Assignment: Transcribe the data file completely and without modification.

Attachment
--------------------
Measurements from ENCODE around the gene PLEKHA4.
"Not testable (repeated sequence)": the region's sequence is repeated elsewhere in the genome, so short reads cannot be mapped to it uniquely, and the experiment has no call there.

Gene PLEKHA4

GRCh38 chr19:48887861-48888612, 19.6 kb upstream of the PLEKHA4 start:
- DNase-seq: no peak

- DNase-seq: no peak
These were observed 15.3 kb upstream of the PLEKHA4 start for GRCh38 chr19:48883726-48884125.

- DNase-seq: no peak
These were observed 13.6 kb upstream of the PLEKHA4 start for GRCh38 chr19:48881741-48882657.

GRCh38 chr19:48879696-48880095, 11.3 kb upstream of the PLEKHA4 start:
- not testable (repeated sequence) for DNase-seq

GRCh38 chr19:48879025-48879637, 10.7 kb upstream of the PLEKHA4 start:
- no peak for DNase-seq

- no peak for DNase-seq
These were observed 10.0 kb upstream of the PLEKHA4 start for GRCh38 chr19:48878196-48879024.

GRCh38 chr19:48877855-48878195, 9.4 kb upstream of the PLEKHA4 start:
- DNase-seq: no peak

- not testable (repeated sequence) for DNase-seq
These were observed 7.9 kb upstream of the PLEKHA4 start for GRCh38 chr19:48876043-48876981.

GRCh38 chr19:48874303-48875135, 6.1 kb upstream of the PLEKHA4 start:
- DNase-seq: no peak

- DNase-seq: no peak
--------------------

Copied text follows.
Measurements from ENCODE around the gene PLEKHA4.
"Not testable (repeated sequence)": the region's sequence is repeated elsewhere in the genome, so short reads cannot be mapped to it uniquely, and the experiment has no call there.

Gene PLEKHA4

GRCh38 chr19:48887861-48888612, 19.6 kb upstream of the PLEKHA4 start:
- DNase-seq: no peak

- DNase-seq: no peak
These were observed 15.3 kb upstream of the PLEKHA4 start for GRCh38 chr19:48883726-48884125.

- DNase-seq: no peak
These were observed 13.6 kb upstream of the PLEKHA4 start for GRCh38 chr19:48881741-48882657.

GRCh38 chr19:48879696-48880095, 11.3 kb upstream of the PLEKHA4 start:
- not testable (repeated sequence) for DNase-seq

GRCh38 chr19:48879025-48879637, 10.7 kb upstream of the PLEKHA4 start:
- no peak for DNase-seq

- no peak for DNase-seq
These were observed 10.0 kb upstream of the PLEKHA4 start for GRCh38 chr19:48878196-48879024.

GRCh38 chr19:48877855-48878195, 9.4 kb upstream of the PLEKHA4 start:
- DNase-seq: no peak

- not testable (repeated sequence) for DNase-seq
These were observed 7.9 kb upstream of the PLEKHA4 start for GRCh38 chr19:48876043-48876981.

GRCh38 chr19:48874303-48875135, 6.1 kb upstream of the PLEKHA4 start:
- DNase-seq: no peak

- DNase-seq: no peak